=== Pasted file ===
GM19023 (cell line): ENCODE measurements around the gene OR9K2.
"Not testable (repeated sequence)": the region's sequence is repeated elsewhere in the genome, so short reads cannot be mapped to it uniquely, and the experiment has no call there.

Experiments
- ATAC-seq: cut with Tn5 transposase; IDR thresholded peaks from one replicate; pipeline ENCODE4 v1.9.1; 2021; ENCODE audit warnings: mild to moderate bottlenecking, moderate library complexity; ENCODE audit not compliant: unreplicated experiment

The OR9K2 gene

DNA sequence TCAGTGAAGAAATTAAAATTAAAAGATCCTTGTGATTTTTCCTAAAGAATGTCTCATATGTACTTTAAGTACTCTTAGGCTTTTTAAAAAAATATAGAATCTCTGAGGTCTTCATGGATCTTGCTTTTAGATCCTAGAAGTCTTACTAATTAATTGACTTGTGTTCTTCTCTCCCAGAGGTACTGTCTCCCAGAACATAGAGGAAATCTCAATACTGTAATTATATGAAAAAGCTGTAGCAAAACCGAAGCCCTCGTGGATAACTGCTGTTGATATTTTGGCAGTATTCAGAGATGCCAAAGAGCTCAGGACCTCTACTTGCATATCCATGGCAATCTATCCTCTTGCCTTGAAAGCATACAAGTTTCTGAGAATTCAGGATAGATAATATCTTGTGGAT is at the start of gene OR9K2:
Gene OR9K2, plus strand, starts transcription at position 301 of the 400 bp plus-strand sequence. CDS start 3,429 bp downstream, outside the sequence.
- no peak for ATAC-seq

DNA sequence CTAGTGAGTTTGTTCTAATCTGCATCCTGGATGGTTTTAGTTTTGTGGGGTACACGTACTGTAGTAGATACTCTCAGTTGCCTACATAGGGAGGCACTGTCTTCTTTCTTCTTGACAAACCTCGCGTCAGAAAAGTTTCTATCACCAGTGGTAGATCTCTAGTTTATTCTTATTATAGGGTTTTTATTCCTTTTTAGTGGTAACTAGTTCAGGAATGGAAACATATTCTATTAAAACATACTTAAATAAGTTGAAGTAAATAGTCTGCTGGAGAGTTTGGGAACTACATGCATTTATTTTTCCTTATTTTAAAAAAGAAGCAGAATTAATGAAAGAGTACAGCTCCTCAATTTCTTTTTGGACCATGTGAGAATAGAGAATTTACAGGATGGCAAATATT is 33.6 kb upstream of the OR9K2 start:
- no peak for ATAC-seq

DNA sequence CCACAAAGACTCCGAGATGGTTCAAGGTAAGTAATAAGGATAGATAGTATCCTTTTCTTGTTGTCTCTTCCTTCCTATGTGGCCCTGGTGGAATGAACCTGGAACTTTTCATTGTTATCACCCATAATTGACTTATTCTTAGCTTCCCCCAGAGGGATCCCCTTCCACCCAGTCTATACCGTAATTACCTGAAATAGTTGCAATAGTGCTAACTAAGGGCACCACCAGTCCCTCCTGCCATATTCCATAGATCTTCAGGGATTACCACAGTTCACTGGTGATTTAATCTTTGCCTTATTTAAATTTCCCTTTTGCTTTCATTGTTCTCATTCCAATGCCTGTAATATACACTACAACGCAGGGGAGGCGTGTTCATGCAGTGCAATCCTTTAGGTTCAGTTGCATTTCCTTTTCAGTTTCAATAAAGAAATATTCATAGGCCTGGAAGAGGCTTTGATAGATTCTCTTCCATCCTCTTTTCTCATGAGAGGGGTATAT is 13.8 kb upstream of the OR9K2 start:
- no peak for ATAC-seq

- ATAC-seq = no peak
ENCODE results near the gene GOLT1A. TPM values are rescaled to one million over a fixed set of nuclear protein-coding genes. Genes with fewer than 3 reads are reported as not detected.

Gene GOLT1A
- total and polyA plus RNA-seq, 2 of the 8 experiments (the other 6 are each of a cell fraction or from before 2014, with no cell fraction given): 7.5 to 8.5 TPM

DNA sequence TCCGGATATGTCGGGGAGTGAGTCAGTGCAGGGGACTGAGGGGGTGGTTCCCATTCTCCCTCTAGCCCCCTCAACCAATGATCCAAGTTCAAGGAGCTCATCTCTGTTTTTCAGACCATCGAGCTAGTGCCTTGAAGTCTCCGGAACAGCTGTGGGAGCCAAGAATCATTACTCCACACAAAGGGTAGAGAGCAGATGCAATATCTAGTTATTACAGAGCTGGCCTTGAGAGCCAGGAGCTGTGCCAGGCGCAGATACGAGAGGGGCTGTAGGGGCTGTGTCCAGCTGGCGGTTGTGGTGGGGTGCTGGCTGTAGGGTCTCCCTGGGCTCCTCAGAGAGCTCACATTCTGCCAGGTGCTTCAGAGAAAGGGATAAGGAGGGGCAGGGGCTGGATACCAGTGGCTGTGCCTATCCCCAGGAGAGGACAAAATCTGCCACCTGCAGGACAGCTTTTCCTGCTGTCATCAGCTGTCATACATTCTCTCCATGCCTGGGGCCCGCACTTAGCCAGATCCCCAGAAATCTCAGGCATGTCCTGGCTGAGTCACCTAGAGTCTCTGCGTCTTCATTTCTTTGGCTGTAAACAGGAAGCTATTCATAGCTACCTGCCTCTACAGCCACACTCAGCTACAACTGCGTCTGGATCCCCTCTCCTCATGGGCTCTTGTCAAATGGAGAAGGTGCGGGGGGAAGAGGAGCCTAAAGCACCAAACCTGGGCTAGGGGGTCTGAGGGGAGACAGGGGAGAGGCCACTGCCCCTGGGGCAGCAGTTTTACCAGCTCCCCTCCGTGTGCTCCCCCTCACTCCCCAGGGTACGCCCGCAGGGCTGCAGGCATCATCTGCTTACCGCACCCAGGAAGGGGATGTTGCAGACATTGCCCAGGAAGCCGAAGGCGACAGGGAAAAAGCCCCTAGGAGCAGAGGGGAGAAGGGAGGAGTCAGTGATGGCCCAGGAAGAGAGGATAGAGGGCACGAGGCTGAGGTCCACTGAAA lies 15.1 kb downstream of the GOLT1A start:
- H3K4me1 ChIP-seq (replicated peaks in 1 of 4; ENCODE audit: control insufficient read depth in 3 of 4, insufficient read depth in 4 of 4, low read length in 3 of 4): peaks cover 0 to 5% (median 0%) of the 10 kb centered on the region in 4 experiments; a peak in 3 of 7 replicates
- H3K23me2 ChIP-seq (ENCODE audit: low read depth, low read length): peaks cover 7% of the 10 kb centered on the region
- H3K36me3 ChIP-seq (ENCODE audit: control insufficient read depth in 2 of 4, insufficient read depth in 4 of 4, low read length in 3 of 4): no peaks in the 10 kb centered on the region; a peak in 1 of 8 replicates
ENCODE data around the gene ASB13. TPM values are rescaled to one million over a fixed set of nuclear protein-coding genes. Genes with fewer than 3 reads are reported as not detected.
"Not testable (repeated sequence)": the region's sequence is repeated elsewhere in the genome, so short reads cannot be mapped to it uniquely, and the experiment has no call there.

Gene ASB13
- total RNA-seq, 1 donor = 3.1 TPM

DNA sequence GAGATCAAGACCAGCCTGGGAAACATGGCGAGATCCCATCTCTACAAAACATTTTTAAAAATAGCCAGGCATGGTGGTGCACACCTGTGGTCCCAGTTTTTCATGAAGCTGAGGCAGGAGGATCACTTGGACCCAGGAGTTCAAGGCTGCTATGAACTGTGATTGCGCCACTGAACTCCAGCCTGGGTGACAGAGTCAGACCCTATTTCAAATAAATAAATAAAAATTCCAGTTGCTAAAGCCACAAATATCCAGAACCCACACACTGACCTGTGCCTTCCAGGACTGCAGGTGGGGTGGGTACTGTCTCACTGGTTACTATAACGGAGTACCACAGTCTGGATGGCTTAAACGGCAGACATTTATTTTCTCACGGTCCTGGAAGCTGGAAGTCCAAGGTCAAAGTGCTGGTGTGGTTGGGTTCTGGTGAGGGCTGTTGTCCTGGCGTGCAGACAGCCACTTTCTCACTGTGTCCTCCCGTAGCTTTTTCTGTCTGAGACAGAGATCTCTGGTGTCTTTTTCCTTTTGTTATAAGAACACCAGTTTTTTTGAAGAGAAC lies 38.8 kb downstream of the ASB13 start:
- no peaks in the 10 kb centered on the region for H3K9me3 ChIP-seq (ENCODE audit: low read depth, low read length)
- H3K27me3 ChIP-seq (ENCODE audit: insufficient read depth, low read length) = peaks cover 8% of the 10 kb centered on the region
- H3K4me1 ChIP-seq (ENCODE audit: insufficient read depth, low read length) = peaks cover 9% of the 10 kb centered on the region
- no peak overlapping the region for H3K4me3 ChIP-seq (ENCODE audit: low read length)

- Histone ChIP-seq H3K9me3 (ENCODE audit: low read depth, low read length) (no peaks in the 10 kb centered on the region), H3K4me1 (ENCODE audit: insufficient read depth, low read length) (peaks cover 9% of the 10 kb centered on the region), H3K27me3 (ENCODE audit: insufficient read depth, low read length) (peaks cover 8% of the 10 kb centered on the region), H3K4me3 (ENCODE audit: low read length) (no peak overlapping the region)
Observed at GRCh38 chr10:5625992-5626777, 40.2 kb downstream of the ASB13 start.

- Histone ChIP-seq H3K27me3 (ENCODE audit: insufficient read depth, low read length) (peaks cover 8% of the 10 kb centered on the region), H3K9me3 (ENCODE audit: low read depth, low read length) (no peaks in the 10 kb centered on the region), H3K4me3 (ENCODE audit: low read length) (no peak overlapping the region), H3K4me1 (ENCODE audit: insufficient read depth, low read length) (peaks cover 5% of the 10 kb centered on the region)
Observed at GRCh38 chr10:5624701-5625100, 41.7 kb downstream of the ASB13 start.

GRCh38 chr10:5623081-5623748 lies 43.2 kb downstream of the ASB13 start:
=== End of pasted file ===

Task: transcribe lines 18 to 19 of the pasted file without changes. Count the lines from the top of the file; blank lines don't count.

- H3K4me1 ChIP-seq (replicated peaks in 1 of 4; ENCODE audit: control insufficient read depth in 3 of 4, insufficient read depth in 4 of 4, low read length in 3 of 4): peaks cover 0 to 5% (median 0%) of the 10 kb centered on the region in 4 experiments; a peak in 3 of 7 replicates
- H3K23me2 ChIP-seq (ENCODE audit: low read depth, low read length): peaks cover 7% of the 10 kb centered on the region